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Movie Review: Apollo 18 (PG-13)

apolloKernel Rating (out of 5): whole-popcorn-kernalwhole-popcorn-kernalwhole-popcorn-kernalhalf-popcorn-kernal

Length: 88 minutes

MPAA Rating: PG-13

Appropriate for ages 13 and up. The film’s atmosphere is enriched with high levels of tension and long stretches of nervous expectation; there are quite a few moments where viewers may involuntarily leave their seats. We’re treated to some blood and bodily decay along with several close-ups of wounds. Alas, there’s no booze and no girls in space, but, as flyboys do, the astronauts do swear occasionally.

Moonage Nightmare

In space, no one can hear you scream… unless there are cameras everywhere

By Jared Peterson

At 6 years old I was already a certified junior space geek, familiar and fascinated with roaring rockets and cramped space capsules with control panels covered in tantalizing buttons. That was the year Alien first came out, and when I saw ads for the new movie, which featured all the above elements, I quite naturally assumed together a plot that seemed both incredibly cool and, to my nerdy little mind, a little ridiculous. Space monsters vs. astronauts I was on board with, but crammed into a module the size of a couple of phone booths? What do you take me for, a five-year-old? So imagine my surprise when I heard about Apollo 18, with a concept so similar to the one I so astutely misperceived decades ago—alien menace on a broom closet scale.

Apollo 18 only shares one or two traits with Ridley Scott’s definitive sci-fi thriller; all its remaining traits it borrows or steals outright from The Blair Witch Project. In the same choppy, cinema-vérité fashion, it submits for your approval a previously unknown horror story, assembled from raw “found footage” and narrated by its increasingly frazzled subjects, which has only now been wikileaked into the public consciousness by an anonymous source. In this case, it is a decades-old conspiracy the opposite of the faked moon-landing scenario—a government cover-up of an Apollo mission launched in secret months after the US had already won the Space Race by forfeit.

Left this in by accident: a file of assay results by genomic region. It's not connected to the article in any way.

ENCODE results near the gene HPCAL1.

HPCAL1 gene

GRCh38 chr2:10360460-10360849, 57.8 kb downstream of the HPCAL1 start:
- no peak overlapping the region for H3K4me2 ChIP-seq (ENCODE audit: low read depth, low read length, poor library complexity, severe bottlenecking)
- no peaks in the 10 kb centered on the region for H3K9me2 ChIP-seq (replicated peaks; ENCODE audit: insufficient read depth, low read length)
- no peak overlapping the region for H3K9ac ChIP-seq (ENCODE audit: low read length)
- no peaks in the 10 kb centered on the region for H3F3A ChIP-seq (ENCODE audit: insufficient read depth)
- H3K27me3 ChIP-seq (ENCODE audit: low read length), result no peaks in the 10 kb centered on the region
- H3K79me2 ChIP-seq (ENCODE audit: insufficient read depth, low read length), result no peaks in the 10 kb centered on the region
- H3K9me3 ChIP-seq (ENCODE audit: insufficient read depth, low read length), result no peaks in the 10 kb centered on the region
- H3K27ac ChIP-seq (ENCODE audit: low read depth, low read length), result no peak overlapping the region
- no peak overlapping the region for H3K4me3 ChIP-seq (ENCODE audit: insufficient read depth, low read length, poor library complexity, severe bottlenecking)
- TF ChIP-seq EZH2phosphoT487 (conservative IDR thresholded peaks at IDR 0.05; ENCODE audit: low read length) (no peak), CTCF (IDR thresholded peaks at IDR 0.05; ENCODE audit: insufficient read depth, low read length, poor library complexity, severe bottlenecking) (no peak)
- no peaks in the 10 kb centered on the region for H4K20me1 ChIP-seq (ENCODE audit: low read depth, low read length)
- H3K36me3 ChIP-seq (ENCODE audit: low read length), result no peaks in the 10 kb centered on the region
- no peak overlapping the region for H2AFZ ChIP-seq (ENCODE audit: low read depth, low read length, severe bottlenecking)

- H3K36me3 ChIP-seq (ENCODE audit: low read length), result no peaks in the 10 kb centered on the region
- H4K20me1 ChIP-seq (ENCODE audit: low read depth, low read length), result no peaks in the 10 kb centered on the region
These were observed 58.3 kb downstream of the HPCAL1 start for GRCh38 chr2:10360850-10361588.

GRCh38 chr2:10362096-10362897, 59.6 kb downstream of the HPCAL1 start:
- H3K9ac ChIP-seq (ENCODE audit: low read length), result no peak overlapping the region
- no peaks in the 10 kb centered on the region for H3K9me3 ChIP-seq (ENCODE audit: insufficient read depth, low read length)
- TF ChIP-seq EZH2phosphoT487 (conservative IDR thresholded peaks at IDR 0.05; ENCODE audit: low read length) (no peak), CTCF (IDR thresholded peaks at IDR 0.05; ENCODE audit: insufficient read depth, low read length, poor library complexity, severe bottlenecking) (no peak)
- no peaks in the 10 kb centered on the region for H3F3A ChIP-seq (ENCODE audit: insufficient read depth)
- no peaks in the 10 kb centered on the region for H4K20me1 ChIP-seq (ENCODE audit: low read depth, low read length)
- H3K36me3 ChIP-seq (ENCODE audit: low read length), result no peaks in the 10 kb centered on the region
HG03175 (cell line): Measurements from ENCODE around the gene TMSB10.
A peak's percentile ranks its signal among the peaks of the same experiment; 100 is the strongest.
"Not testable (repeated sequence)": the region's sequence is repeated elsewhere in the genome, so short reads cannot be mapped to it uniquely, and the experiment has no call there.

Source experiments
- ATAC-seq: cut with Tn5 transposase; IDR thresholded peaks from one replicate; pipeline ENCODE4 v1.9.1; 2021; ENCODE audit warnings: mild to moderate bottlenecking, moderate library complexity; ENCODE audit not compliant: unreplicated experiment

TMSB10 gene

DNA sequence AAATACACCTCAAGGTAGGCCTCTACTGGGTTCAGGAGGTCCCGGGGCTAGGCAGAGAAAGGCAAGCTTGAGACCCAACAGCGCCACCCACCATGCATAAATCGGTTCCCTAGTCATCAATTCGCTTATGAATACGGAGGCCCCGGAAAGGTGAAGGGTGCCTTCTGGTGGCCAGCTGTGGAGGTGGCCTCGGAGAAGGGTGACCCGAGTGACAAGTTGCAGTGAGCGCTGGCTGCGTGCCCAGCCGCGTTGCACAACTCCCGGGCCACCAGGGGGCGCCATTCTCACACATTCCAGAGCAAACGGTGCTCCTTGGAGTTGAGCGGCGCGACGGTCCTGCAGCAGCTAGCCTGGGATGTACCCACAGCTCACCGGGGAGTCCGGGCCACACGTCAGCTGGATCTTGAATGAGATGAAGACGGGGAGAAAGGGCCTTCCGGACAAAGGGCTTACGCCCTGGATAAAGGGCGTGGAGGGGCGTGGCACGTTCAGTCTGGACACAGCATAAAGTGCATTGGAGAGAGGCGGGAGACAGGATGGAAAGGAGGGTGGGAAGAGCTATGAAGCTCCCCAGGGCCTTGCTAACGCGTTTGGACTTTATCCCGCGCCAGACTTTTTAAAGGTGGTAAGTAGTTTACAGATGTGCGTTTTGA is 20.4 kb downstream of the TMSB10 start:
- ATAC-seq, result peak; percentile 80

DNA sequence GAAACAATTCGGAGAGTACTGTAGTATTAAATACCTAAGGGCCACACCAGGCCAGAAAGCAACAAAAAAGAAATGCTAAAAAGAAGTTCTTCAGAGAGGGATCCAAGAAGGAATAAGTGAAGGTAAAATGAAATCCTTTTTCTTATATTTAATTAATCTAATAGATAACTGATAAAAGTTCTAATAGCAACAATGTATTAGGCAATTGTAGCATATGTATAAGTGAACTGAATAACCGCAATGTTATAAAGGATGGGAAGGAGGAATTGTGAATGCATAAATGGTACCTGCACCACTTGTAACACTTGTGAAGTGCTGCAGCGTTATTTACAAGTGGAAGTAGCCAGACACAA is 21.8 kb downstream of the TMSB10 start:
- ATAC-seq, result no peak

The film faithfully recreates a lunar mission with realistic film stock, authentic costumes and equipment and the familiar cadenced techno-babble of the era’s pioneering space cowboys. Between those exchanges, the Apollo 18’s earnest, All-American crew, pilot John Grey (Ryan Robbins) and lunar explorers Nathan Walker (Lloyd Owen) and Ben Anderson (Warren Christie), engage in vague banter about families left behind and the official lies they were required to tell to keep their mission from the world. After touching down on the Moon, Anderson and Walker get to work gathering some rocks and setting up camera equipment for the military. It is through these lenses that evidence emerges of something alien and sinister—and perhaps not entirely unknown—waiting for us on the Moon’s surface.

As in Blair Witch, Paranormal Activity and many other recent thrillers, the grainy gaze of “real” cameras is essential to this story. Director Gonzalo López-Gallego uses the now-traditional shaky camera work to disorient the audience and long, uninterrupted static shots to funnel and misdirect their attention for maximum “boo” effect. He overuses some effects, though, and Apollo 18 often suffers from “artifact” overload—a barrage of random noises, static and audio interference, overexposures, film breaks and jump cuts, meant to keep the audience on its toes that, in fact, becomes increasingly intrusive and annoying.

In general, supernatural thrillers aren’t my cup of tea, but I’ll admit that Apollo 18 worked pretty well on me—I felt the tension as it mounted and was genuinely spooked when I was supposed to be. This can’t hope to be a game changer in the vein of Blair Witch or Jaws or The Exorcist—since going to the moon isn’t quite as common a human experience as going camping or swimming or taking a shortcut in Georgetown. But with technical adeptness and a pretty interesting concept (if I do say so my six-year-old self), it succeeds despite, or perhaps because of, its claustrophobic scale.

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